CONCLUSIONS

The i.v. and oralcurves were best described with a two compartment model with first-order absorption with lag time. With the Bayesian estimators from this model, the area under the concentration-time curve in HSCT patients taking fluconazole can be estimated with only three blood samples (0, 2, 3 h) with a bias of 1% and precision of 4%.

Authors+Show Affiliations

Department of Clinical Pharmacology and Pharmacy, VU University Medical Centre, Amsterdam, the Netherlands. aj.wilhelm@vumc.nlNo affiliation info availableNo affiliation info availableNo affiliation info availableNo affiliation info availableNo affiliation info available

Pub Type(s)

Journal Article
Research Support, Non-U.S. Gov't

Language

eng

PubMed ID

21988410

Citation

Wilhelm, Abraham J., et al. "Population Pharmacokinetics of Ciclosporin in Haematopoietic Allogeneic Stem Cell Transplantation With Emphasis On Limited Sampling Strategy." British Journal of Clinical Pharmacology, vol. 73, no. 4, 2012, pp. 553-63.
Wilhelm AJ, de Graaf P, Veldkamp AI, et al. Population pharmacokinetics of ciclosporin in haematopoietic allogeneic stem cell transplantation with emphasis on limited sampling strategy. Br J Clin Pharmacol. 2012;73(4):553-63.
Wilhelm, A. J., de Graaf, P., Veldkamp, A. I., Janssen, J. J., Huijgens, P. C., & Swart, E. L. (2012). Population pharmacokinetics of ciclosporin in haematopoietic allogeneic stem cell transplantation with emphasis on limited sampling strategy. British Journal of Clinical Pharmacology, 73(4), 553-63. https://doi.org/10.1111/j.1365-2125.2011.04116.x
Wilhelm AJ, et al. Population Pharmacokinetics of Ciclosporin in Haematopoietic Allogeneic Stem Cell Transplantation With Emphasis On Limited Sampling Strategy. Br J Clin Pharmacol. 2012;73(4):553-63. PubMed PMID: 21988410.
* Article titles in AMA citation format should be in sentence-case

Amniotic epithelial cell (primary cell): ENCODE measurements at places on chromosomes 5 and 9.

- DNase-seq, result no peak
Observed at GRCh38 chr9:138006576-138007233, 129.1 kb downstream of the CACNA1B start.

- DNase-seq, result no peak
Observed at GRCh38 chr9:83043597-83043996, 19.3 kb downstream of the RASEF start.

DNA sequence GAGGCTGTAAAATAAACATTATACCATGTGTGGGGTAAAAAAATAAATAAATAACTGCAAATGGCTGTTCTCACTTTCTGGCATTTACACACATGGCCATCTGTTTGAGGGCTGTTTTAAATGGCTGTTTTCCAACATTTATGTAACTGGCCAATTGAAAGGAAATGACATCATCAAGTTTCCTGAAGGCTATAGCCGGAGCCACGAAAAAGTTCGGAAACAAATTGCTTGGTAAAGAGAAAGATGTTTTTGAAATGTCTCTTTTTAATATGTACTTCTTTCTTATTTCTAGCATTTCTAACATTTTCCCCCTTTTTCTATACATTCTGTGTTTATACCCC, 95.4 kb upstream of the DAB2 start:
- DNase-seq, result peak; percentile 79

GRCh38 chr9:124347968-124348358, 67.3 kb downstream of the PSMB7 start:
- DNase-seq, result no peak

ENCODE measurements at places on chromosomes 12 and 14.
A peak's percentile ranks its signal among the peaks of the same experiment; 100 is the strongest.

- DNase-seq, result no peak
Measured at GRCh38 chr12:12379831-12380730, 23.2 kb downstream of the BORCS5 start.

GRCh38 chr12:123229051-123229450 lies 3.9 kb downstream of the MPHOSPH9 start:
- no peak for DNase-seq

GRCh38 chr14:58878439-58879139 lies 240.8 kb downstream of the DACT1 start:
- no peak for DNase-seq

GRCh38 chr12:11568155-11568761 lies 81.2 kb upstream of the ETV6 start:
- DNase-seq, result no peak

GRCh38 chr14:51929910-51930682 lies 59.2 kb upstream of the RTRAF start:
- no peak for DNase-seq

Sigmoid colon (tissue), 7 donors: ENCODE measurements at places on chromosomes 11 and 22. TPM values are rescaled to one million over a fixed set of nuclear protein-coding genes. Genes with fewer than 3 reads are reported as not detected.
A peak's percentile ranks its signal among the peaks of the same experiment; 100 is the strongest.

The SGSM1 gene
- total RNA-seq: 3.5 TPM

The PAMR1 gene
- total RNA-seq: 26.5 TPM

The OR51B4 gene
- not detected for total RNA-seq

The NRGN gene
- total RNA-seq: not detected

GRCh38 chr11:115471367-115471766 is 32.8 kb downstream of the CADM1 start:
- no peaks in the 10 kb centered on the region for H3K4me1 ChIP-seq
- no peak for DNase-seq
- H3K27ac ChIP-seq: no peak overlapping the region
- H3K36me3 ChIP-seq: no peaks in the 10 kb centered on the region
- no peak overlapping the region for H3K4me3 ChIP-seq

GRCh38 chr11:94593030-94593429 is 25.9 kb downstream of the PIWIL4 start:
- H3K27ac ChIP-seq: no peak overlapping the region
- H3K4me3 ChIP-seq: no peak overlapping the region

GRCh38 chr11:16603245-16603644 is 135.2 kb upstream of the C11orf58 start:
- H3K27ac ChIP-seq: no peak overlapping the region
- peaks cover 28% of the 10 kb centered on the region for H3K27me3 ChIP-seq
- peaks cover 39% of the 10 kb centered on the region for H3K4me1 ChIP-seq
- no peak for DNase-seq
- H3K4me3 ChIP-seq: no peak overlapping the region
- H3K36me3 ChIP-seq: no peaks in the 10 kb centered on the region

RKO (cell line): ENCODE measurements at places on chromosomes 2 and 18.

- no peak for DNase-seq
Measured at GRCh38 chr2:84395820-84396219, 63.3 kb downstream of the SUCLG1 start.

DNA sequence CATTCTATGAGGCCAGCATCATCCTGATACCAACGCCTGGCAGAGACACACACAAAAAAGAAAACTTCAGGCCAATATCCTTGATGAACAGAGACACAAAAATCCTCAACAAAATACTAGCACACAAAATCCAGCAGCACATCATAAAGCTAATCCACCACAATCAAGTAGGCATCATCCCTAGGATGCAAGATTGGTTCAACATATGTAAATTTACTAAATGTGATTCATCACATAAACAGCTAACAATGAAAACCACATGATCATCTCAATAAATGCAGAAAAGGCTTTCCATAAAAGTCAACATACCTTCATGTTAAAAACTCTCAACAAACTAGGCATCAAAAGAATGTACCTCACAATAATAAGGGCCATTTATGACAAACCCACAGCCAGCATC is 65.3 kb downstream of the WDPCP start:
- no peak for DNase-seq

TY - JOUR T1 - Population pharmacokinetics of ciclosporin in haematopoietic allogeneic stem cell transplantation with emphasis on limited sampling strategy. AU - Wilhelm,Abraham J, AU - de Graaf,Peer, AU - Veldkamp,Agnes I, AU - Janssen,Jeroen J W M, AU - Huijgens,Peter C, AU - Swart,Eleonora L, PY - 2011/10/13/entrez PY - 2011/10/13/pubmed PY - 2012/6/29/medline SP - 553 EP - 63 JF - British journal of clinical pharmacology JO - Br J Clin Pharmacol VL - 73 IS - 4 N2 - WHAT IS ALREADY KNOWN ABOUT THIS SUBJECT • The population pharmacokinetics and limited sampling strategies for ciclosporin monitoring have been extensively studied in renal and liver transplant recipients. Little is known about the pharmacokinetics of ciclosporin in patients undergoing haematopoietic allogeneic stem cell transplantation (HSCT). • It is anticipated that there is a difference in pharmacokinetics in patients after kidney or liver transplantation compared with patients undergoing stem cell transplantation, because of mucositis and interacting drugs (e.g. fluconazole). • Data on the pharmacokinetics of ciclosporin and the relationship between its systemic exposure, as reflected by the area under the curve (AUC), and the biological effect as graft vs. host-disease (GVHD) prophylaxis and graft vs. tumour (GVT) response are scarce in patients after HSCT. WHAT THIS STUDY ADDS • A pharmacokinetic model was developed for orally and intravenously administered ciclosporin, enabling an adequate estimate of the systemic exposure of ciclosporin in patients after HSCT. A limited sampling strategy was tested that may serve as a tool to study the optimum systemic exposure (AUC) of ciclosporin in HSCT to prevent GVHD but establish adequate GVT response and to guide therapeutic drug monitoring. AIM To develop a population pharmacokinetic model of ciclosporin (CsA) in haematopoietic allogeneic stem cell transplantation to facilitate a limited sampling strategy to determine systemic exposure (area under the curve [AUC]), in order to optimize CsA therapy in this patient population. METHODS The pharmacokinetics of CsA were investigated prospectively in 20 patients following allogeneic haematopoietic stem cell transplantation (HSCT). CsA was given twice daily, as a 3 h i.v. infusion starting at day 1 of the conditioning scheme, and orally later on, when oral intake was well tolerated. Fluconazole was given as antimycotic prophylaxis. Pharmacokinetic parameter estimation was performed using nonlinear mixed effect modelling as implemented in the NONMEM program. A first order absorption model with lag time was compared with Erlang frequency distribution and Weibull distribution models. The influence of demographic variables on the individual empirical Bayesian estimates of clearance and distribution volume was tested. Subsequently two limited sampling strategies (LSS) were evaluated: posterior Bayesian fitting and limited sampling equations. RESULTS Twenty patients were included and 435 samples were collected after i.v. and oral administration of CsA. A two compartment model with first order absorption best described the data. Clearance (CL) was 21.9 l h(-1) (relative standard deviation [RSD]± 5.2%) with an inter-individual variability of 21%. The central volume of distribution (V(c)) was 18.3 l (RSD ± 8.7%) with an inter-individual variability of 29%. Bioavailability (F) was 0.71 (RSD ± 9.9%) with and inter-individual variability of 25% and lag time (t(lag)) was 0.44 h (RSD 5.5%). Weight, body surface area, haematocrit, albumin, ALAT and ASAT had no significant influence on pharmacokinetic parameters. The best multiple point combination for posterior Bayesian fitting, in terms of estimating systemic CsA exposure, appeared to be C0 + C2 + C3. Two selected LSS two time point equations and all selected three and four time point equations predicted de all AUC(0,12 h) within 15% bias and prediction. CONCLUSIONS The i.v. and oralcurves were best described with a two compartment model with first-order absorption with lag time. With the Bayesian estimators from this model, the area under the concentration-time curve in HSCT patients taking fluconazole can be estimated with only three blood samples (0, 2, 3 h) with a bias of 1% and precision of 4%. SN - 1365-2125 UR - https://www.unboundmedicine.com/medline/citation/21988410/Population_pharmacokinetics_of_ciclosporin_in_haematopoietic_allogeneic_stem_cell_transplantation_with_emphasis_on_limited_sampling_strategy_ L2 - https://doi.org/10.1111/j.1365-2125.2011.04116.x DB - PRIME DP - Unbound Medicine ER -